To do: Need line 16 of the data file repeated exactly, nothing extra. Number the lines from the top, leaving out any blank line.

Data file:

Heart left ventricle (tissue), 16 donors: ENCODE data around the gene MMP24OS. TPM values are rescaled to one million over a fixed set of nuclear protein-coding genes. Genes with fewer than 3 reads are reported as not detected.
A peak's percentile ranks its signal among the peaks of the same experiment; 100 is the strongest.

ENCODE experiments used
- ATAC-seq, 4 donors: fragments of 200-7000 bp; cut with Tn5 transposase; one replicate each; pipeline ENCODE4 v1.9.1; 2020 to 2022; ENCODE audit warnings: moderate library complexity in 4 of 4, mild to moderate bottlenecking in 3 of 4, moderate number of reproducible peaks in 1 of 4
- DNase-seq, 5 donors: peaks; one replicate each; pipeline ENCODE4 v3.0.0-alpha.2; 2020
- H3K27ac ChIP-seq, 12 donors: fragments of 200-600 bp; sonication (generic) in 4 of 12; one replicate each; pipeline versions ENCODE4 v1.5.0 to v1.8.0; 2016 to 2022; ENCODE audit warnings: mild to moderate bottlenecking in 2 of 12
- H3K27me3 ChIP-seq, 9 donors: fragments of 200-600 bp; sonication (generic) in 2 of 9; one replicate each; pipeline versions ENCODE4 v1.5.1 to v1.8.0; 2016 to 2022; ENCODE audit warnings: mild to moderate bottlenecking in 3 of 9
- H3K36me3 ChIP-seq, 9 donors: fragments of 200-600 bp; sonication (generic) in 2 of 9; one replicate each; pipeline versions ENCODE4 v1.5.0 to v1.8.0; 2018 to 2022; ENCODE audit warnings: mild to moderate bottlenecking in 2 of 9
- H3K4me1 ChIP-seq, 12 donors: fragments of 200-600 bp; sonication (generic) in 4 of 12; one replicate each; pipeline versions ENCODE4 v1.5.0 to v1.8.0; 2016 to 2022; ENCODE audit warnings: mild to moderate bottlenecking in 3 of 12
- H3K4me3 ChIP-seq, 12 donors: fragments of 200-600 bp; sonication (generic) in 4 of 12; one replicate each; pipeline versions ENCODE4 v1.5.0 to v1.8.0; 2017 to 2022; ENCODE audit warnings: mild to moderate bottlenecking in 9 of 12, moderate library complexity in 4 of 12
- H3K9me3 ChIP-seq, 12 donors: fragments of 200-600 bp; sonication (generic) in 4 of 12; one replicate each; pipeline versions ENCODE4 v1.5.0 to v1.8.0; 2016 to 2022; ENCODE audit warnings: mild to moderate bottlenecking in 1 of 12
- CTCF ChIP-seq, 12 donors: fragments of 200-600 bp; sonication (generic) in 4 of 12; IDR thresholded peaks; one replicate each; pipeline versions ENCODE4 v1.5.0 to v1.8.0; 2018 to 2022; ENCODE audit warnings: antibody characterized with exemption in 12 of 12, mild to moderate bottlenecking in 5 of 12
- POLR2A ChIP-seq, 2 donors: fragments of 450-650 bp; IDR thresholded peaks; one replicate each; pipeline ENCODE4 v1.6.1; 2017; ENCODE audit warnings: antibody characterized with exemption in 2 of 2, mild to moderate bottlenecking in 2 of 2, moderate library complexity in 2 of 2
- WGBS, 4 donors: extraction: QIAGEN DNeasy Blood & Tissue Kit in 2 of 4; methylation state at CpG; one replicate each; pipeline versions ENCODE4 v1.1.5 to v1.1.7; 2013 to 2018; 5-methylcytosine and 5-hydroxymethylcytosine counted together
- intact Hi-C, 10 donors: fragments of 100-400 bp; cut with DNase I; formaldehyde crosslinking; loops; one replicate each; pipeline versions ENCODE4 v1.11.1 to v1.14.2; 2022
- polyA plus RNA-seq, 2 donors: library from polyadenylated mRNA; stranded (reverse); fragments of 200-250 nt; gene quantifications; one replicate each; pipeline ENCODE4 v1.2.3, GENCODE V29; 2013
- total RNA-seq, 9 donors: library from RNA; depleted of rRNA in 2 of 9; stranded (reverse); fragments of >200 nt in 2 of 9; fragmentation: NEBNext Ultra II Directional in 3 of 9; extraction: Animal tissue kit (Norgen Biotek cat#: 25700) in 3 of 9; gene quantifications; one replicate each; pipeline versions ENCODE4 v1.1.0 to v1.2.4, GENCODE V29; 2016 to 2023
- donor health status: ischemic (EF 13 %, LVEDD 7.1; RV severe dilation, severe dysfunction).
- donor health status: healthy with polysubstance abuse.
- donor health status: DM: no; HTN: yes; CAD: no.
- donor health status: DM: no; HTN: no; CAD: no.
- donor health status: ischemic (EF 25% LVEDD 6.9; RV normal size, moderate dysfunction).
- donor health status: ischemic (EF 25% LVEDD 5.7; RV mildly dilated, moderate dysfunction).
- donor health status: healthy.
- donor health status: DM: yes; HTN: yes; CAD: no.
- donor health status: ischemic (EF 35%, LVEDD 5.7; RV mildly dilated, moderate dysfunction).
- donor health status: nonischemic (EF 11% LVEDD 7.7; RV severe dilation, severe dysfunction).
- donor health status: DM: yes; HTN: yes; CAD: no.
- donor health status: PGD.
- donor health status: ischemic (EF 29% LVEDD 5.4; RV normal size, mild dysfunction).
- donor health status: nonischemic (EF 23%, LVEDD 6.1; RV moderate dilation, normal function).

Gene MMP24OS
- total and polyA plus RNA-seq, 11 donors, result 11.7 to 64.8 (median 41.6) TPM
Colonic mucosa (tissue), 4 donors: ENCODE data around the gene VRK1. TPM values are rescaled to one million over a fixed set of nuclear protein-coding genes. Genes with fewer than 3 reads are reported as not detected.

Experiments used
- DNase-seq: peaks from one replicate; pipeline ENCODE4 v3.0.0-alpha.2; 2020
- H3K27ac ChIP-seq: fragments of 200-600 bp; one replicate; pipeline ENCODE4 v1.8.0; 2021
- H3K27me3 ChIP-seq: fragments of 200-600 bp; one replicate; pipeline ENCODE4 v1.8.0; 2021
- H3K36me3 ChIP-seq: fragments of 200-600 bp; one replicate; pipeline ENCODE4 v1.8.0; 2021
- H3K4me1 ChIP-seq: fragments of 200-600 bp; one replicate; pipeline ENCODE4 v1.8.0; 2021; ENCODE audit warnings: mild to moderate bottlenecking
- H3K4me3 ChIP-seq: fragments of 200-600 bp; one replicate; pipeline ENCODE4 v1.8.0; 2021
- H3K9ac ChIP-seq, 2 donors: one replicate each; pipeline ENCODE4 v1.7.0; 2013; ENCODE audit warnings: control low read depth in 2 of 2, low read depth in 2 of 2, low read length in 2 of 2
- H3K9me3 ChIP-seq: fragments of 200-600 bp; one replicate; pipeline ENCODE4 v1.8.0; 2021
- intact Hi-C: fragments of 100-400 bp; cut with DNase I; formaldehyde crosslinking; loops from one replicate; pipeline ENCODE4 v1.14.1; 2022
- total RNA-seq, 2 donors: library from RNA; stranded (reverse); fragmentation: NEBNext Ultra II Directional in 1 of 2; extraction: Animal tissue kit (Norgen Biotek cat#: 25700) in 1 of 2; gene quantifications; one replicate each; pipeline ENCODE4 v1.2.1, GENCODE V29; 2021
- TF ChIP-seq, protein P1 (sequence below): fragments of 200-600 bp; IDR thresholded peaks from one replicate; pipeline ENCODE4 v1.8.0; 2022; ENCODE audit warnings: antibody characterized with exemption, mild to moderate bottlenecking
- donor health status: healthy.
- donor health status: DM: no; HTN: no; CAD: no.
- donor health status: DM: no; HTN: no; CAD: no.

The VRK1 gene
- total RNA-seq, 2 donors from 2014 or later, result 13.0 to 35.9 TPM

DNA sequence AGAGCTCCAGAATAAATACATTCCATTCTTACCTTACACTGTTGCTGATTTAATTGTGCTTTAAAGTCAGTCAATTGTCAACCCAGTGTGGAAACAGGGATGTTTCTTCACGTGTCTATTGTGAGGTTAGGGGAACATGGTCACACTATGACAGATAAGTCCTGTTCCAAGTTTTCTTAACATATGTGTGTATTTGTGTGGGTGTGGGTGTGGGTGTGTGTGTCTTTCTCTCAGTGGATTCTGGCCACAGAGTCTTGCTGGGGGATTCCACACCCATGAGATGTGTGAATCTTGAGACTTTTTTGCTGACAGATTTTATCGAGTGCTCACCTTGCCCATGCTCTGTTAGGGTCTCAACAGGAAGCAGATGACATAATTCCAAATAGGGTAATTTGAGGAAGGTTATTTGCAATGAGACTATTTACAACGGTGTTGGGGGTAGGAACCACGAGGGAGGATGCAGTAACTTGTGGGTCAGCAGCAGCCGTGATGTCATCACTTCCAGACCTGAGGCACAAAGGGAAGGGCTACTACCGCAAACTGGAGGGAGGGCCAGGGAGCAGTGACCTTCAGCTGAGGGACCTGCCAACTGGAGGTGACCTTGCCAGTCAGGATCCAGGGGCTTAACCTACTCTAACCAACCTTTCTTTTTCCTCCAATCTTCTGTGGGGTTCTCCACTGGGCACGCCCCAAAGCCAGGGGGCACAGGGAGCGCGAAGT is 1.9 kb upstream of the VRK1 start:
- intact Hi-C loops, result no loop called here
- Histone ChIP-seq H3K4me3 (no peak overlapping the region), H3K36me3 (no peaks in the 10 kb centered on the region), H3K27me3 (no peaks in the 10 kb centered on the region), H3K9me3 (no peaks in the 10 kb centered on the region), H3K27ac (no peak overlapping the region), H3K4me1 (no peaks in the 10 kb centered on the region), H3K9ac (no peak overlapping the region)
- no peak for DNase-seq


- polyA plus RNA-seq, 2 donors: library from polyadenylated mRNA; stranded (reverse); fragments of 200-250 nt; gene quantifications; one replicate each; pipeline ENCODE4 v1.2.3, GENCODE V29; 2013